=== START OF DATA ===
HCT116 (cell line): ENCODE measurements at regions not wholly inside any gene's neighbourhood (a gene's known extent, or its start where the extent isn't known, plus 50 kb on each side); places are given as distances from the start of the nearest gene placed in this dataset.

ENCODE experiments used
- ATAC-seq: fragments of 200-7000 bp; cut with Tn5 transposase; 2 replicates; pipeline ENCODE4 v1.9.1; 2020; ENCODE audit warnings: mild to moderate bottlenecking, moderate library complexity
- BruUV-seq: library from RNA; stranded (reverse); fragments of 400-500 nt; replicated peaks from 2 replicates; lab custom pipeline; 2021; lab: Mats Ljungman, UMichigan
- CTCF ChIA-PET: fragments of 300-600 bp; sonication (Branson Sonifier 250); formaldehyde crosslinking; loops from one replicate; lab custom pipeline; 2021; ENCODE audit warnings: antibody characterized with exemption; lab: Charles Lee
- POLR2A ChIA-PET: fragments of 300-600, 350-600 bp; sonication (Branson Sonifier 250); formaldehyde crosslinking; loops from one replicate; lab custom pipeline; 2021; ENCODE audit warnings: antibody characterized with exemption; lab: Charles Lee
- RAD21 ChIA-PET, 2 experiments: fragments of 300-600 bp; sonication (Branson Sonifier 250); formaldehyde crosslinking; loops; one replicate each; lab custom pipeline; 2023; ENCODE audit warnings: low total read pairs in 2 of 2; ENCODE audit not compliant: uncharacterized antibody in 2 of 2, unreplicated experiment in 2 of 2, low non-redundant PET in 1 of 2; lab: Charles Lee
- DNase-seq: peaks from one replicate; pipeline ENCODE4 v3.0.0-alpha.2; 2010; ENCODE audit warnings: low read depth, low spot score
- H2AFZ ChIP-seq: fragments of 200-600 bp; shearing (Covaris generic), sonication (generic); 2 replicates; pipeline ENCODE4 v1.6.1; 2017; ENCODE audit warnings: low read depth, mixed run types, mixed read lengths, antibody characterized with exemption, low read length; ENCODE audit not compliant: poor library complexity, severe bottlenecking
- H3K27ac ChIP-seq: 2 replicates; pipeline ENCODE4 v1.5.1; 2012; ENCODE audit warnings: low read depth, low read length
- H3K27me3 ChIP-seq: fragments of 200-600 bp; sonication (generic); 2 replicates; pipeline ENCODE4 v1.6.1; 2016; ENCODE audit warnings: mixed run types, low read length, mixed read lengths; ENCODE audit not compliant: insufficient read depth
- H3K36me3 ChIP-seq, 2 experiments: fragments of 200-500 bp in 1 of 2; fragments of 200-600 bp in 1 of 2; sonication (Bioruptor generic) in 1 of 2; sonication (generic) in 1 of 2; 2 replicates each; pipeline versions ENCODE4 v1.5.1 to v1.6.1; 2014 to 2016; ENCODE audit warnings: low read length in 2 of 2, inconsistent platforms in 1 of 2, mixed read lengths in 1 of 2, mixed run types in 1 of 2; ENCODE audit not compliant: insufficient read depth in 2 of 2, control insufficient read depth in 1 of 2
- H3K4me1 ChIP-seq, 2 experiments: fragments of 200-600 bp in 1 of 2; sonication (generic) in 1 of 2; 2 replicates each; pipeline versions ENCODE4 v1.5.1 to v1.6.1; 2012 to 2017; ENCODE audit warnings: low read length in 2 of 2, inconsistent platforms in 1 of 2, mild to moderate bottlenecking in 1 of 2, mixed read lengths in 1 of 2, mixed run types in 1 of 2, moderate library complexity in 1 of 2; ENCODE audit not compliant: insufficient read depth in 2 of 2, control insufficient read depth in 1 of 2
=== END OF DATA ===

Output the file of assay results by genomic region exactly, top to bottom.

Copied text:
HCT116 (cell line): ENCODE measurements at regions not wholly inside any gene's neighbourhood (a gene's known extent, or its start where the extent isn't known, plus 50 kb on each side); places are given as distances from the start of the nearest gene placed in this dataset.

ENCODE experiments used
- ATAC-seq: fragments of 200-7000 bp; cut with Tn5 transposase; 2 replicates; pipeline ENCODE4 v1.9.1; 2020; ENCODE audit warnings: mild to moderate bottlenecking, moderate library complexity
- BruUV-seq: library from RNA; stranded (reverse); fragments of 400-500 nt; replicated peaks from 2 replicates; lab custom pipeline; 2021; lab: Mats Ljungman, UMichigan
- CTCF ChIA-PET: fragments of 300-600 bp; sonication (Branson Sonifier 250); formaldehyde crosslinking; loops from one replicate; lab custom pipeline; 2021; ENCODE audit warnings: antibody characterized with exemption; lab: Charles Lee
- POLR2A ChIA-PET: fragments of 300-600, 350-600 bp; sonication (Branson Sonifier 250); formaldehyde crosslinking; loops from one replicate; lab custom pipeline; 2021; ENCODE audit warnings: antibody characterized with exemption; lab: Charles Lee
- RAD21 ChIA-PET, 2 experiments: fragments of 300-600 bp; sonication (Branson Sonifier 250); formaldehyde crosslinking; loops; one replicate each; lab custom pipeline; 2023; ENCODE audit warnings: low total read pairs in 2 of 2; ENCODE audit not compliant: uncharacterized antibody in 2 of 2, unreplicated experiment in 2 of 2, low non-redundant PET in 1 of 2; lab: Charles Lee
- DNase-seq: peaks from one replicate; pipeline ENCODE4 v3.0.0-alpha.2; 2010; ENCODE audit warnings: low read depth, low spot score
- H2AFZ ChIP-seq: fragments of 200-600 bp; shearing (Covaris generic), sonication (generic); 2 replicates; pipeline ENCODE4 v1.6.1; 2017; ENCODE audit warnings: low read depth, mixed run types, mixed read lengths, antibody characterized with exemption, low read length; ENCODE audit not compliant: poor library complexity, severe bottlenecking
- H3K27ac ChIP-seq: 2 replicates; pipeline ENCODE4 v1.5.1; 2012; ENCODE audit warnings: low read depth, low read length
- H3K27me3 ChIP-seq: fragments of 200-600 bp; sonication (generic); 2 replicates; pipeline ENCODE4 v1.6.1; 2016; ENCODE audit warnings: mixed run types, low read length, mixed read lengths; ENCODE audit not compliant: insufficient read depth
- H3K36me3 ChIP-seq, 2 experiments: fragments of 200-500 bp in 1 of 2; fragments of 200-600 bp in 1 of 2; sonication (Bioruptor generic) in 1 of 2; sonication (generic) in 1 of 2; 2 replicates each; pipeline versions ENCODE4 v1.5.1 to v1.6.1; 2014 to 2016; ENCODE audit warnings: low read length in 2 of 2, inconsistent platforms in 1 of 2, mixed read lengths in 1 of 2, mixed run types in 1 of 2; ENCODE audit not compliant: insufficient read depth in 2 of 2, control insufficient read depth in 1 of 2
- H3K4me1 ChIP-seq, 2 experiments: fragments of 200-600 bp in 1 of 2; sonication (generic) in 1 of 2; 2 replicates each; pipeline versions ENCODE4 v1.5.1 to v1.6.1; 2012 to 2017; ENCODE audit warnings: low read length in 2 of 2, inconsistent platforms in 1 of 2, mild to moderate bottlenecking in 1 of 2, mixed read lengths in 1 of 2, mixed run types in 1 of 2, moderate library complexity in 1 of 2; ENCODE audit not compliant: insufficient read depth in 2 of 2, control insufficient read depth in 1 of 2